One of the biggest issues with the Backbone documentation is not to have a clue about how to use its objects. You, as developers, should figure out the responsibilities for each object across the application; if you have some experience working with Backbone, then you would know how difficult it would be to build a Backbone application.
In this section, I will describe the best uses of the Backbone objects. Starting at this point, you will have a clearer idea about the scope of responsibilities in Backbone and this will lead the design of our application architecture. Keep in mind that Backbone is a library with only the foundation objects; therefore, you will need to bring your own objects and structure to make scalable, testable, and robust Backbone applications.
The only responsibilities of views are to handle the Document Object Model (DOM) and listen for low-level events (jQuery/DOM events), and transform them into domain ones. The Backbone Views works closely with template engines in order to create markups that represent the information that is contained in models and collections.
Views abstract the user interactions, transforming their actions into business value data structures for the application. For example, when a click event is triggered from a Save button in the DOM, the view should transform the event into something similar to a
save:contact event using Backbone Events with the data written in the form. Then, a domain-specific object can apply some business logic to the data and show a result.
It is a rule that business logic on views should be avoided; however, basic form validations such as accept only numbers are allowed. Complex validations should still be done on the model or the controller.
Backbone Models are like database gateways in the server side, their main use is to fetch and save data to and from a RESTful server and then provide an API to the rest of the application in order to handle the information. They can run general-purpose business logic, such as validation and data transformation, handle other server connections, and upload an image for a model.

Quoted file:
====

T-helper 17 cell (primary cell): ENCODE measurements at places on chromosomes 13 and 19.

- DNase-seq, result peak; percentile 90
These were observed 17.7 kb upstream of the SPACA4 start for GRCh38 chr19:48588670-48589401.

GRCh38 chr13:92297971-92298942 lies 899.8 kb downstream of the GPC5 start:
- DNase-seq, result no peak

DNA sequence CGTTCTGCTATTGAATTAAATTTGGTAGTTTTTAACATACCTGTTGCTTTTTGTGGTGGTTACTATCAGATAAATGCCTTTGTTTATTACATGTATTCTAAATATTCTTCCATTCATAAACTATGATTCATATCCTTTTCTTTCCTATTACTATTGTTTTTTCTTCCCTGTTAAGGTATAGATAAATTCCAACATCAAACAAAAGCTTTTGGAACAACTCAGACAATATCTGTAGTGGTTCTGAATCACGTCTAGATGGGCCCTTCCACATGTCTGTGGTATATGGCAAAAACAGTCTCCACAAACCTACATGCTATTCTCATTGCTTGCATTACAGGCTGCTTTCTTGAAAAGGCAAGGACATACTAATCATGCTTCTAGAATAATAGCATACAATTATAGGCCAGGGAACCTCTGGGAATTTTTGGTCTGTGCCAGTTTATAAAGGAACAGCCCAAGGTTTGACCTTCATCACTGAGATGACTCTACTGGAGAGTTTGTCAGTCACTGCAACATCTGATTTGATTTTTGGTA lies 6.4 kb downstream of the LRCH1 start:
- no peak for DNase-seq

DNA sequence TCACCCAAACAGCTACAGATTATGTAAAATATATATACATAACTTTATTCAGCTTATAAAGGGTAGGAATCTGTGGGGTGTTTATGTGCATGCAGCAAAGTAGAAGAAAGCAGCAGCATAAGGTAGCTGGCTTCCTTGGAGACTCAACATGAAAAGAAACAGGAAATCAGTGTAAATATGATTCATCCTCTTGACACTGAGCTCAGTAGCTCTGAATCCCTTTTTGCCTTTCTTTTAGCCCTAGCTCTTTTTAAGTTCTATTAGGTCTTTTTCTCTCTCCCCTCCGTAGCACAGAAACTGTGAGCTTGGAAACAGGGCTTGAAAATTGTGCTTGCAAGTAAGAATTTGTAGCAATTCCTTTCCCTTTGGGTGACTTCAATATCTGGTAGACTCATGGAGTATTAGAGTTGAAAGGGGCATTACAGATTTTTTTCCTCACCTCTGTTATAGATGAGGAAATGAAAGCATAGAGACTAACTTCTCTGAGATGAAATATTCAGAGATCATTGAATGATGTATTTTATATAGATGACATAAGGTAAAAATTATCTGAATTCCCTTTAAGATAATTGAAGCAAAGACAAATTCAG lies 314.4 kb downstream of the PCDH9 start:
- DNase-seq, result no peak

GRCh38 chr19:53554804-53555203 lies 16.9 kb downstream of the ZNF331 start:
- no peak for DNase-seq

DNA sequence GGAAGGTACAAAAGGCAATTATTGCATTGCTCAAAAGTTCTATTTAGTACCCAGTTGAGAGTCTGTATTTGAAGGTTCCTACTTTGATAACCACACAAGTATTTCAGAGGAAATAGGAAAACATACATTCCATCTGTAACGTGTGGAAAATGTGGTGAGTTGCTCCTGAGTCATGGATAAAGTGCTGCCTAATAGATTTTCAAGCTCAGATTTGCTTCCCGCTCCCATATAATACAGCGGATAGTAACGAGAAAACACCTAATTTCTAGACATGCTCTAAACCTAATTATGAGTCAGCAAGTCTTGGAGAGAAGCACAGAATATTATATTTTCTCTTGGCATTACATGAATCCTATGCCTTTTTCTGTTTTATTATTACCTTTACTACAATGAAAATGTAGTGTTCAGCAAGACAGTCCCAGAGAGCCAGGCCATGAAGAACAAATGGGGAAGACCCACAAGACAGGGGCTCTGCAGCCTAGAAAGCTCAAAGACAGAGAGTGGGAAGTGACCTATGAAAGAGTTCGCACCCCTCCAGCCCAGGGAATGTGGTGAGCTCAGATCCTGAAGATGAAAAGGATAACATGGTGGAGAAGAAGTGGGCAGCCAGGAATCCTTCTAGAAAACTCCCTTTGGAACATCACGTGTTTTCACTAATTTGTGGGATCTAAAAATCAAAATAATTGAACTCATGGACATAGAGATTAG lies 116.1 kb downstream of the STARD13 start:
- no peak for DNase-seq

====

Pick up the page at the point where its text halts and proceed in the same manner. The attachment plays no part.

The models do not know anything about views; however, they can implement functionality that is useful for views. For example, you can have a view that shows the total of an invoice and the invoice model can implement a method that does the calculation, leaving the view without knowledge of the computation.
You can think of Backbone Collections as a container of a set of Backbone Models, for example, a Collection of
Contacts models. With a model, you can only fetch a single document at time; however, Collections allow us to fetch lists of Models.
A big difference from Models is that Collections should be used as read-only, they fetch the data but they should not write in the server; also it is not usual to see business logic here.
Another use for Collection is to abstract RESTful APIs responses as each server has different ways to deal with a list of resources. For instance, while some servers accept a
skip parameter for pagination, others have a
page parameter for the same purpose. Another case is on responses, a server can respond with a plain array, while others prefer to send an object with a
list, or other key, where the array of objects is placed. There is no standard way. Collections can deal with these issues, making server requests transparent for the rest of the application.
Routers have a simple responsibility: listening for URL changes in the browser and transforming them into a call to a handler. A router knows which handler to call for a given URL. Also, they have to decode URL parameters and pass them to the handlers. The infrastructure application bootstraps the application; however, routers decide which subapplication will be executed. In this way, routers are a kind of entry point.